Chalk and Cheese
Students say no to mergers
existing infrastructure. The notion that our merger with RAU and other institutions has elevated TWR to university status is misplaced,” Monareng says.
“My institution is the preferred hunting ground for companies looking to recruit research people because our lecturers are disgruntled. They don’t have adequate facilities to help them in their work and are poorly remunerated, making them vulnerable to poaching,” he says. “That in turn is affecting the performance of students, especially those pursuing practical subjects.”
Tebogo Makola, an academic officer at UJ’s SRC, backs Monareng’s views. “Merging these institutions was a quick fix to a much bigger and complex problem. Instead of hastily bringing institutions together Government should have overhauled the education syllabus from scratch (beginning with township primary and high schools) and re-skilled teachers in those schools. To think the success and reputation of previously exclusive white universities would simply rub off on technikons through a quick merger is a far-fetched thought.”
Makola concludes the quality of teaching has been severely compromised by a disruptive process that’s left former technikon students worse off.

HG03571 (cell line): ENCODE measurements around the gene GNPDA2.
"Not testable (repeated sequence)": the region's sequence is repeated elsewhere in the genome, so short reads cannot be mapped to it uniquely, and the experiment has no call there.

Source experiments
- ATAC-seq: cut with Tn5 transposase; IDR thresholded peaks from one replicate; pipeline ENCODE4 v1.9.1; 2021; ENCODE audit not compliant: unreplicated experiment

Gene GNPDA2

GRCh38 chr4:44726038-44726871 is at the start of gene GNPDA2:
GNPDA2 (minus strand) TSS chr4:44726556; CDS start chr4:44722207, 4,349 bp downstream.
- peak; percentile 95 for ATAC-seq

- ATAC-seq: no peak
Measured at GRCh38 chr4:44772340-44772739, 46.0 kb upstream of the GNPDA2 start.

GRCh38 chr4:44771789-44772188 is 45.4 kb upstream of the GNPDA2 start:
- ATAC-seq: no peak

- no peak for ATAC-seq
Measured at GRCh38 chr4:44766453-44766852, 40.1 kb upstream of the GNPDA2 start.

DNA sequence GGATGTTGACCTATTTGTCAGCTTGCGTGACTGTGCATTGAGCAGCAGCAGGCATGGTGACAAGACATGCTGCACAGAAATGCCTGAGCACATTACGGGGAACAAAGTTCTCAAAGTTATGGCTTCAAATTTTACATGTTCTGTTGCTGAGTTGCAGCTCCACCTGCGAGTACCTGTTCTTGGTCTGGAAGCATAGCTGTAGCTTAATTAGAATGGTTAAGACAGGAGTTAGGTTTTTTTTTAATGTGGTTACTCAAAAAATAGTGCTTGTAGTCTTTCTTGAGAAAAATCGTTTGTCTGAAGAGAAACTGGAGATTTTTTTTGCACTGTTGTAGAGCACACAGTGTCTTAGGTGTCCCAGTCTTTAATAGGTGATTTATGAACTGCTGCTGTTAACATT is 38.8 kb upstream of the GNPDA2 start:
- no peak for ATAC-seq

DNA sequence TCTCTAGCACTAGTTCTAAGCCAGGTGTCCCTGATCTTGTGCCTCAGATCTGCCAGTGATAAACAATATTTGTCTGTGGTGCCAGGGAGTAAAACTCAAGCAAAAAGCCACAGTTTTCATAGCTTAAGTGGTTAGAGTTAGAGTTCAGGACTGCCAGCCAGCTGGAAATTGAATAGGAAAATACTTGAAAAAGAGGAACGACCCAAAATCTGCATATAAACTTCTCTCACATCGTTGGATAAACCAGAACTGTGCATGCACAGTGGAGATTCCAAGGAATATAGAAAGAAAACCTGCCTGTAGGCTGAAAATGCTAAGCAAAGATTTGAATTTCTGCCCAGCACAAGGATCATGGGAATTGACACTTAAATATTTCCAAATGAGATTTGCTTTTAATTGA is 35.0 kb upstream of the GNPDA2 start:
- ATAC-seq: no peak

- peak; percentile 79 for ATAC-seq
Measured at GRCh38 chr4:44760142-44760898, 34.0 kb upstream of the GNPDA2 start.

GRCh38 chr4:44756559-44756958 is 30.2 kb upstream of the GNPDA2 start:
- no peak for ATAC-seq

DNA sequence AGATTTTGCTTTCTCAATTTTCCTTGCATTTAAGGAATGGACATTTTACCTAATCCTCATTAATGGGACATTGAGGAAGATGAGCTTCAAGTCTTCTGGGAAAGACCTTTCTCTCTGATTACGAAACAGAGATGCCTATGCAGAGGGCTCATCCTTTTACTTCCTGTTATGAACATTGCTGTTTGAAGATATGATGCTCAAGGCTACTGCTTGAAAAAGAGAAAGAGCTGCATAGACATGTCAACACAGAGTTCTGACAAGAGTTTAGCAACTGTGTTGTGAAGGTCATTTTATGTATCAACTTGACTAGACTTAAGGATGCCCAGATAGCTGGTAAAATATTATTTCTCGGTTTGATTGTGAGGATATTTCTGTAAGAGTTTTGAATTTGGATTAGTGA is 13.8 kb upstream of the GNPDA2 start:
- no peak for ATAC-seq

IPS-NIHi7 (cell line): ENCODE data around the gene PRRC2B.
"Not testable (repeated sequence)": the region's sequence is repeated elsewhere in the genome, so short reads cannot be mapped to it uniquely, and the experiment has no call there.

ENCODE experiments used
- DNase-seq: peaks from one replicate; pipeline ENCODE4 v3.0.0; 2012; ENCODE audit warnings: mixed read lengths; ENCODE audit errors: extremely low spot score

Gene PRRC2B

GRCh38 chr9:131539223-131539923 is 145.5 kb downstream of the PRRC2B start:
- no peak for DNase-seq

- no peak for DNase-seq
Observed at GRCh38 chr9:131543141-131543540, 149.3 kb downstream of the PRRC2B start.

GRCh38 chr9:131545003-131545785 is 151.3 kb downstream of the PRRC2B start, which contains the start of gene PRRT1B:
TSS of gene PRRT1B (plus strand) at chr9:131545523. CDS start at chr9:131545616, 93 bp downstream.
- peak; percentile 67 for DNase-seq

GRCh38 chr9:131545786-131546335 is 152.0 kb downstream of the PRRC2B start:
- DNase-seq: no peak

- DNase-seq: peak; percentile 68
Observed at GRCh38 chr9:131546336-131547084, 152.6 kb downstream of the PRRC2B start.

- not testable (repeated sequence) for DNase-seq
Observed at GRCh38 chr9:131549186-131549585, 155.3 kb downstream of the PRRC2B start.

However, Ateeya Mohammed, a second year student in podiatry at the old RAU campus of UJ, holds a different view. “Every merger or transformation has its own complications. I think it’s too early to call this process a failure,” she says.
Such divergent views of students at former black and white campuses in merged entities aren’t unique to UJ. Last month a ministerial task team investigation into the affairs of North West University found students at the university’s Mafikeng campus – a historically black institution that was combined with the university’s Vaal and Potchefstroom campuses – were unhappy about a merger they perceived as “unequal”.
All of which questions the viability of the restructuring strategy. While the experiences of other institutions may be different – depending on the size and fit of the mergers – the concerns of students are similar.
Take Verusha Sitaram, a Wits Business School student and SRC member responsible for projects and campaigns, as an example. She says the mergers have only served to erode the value of degrees issued by former exclusive universities.
Says Sitaram: “Government should have fixed the former technikons and brought them up to standards befitting a modern university. My view is that an internationally recognised academic institution such as Wits has to maintain its reputation and degree status. I don’t support any merger that would lessen the value of any degree issued by Wits Business School.”
Although stressing the need for transformation in SA’s education sector it came as no surprise that Chris Ryall, University of Cape Town’s SRC president, strongly opposed the merging exercise. “It would never work for UCT, simply because there are no institutions close enough to match UCT’s academic goals, values and objectives.”
Ryall, off course, has no reason to roil the restructured system. UCT was one of a handful of elite institutions left untouched by the exercise.
No quick fix. Tebogo Makola